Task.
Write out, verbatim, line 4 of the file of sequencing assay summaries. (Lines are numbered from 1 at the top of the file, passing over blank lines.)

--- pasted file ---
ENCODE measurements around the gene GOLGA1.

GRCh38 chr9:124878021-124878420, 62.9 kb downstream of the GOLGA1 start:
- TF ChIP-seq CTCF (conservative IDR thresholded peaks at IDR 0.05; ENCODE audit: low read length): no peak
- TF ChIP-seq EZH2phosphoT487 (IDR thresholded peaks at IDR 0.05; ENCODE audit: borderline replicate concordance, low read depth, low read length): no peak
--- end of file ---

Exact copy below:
- TF ChIP-seq EZH2phosphoT487 (IDR thresholded peaks at IDR 0.05; ENCODE audit: borderline replicate concordance, low read depth, low read length): no peak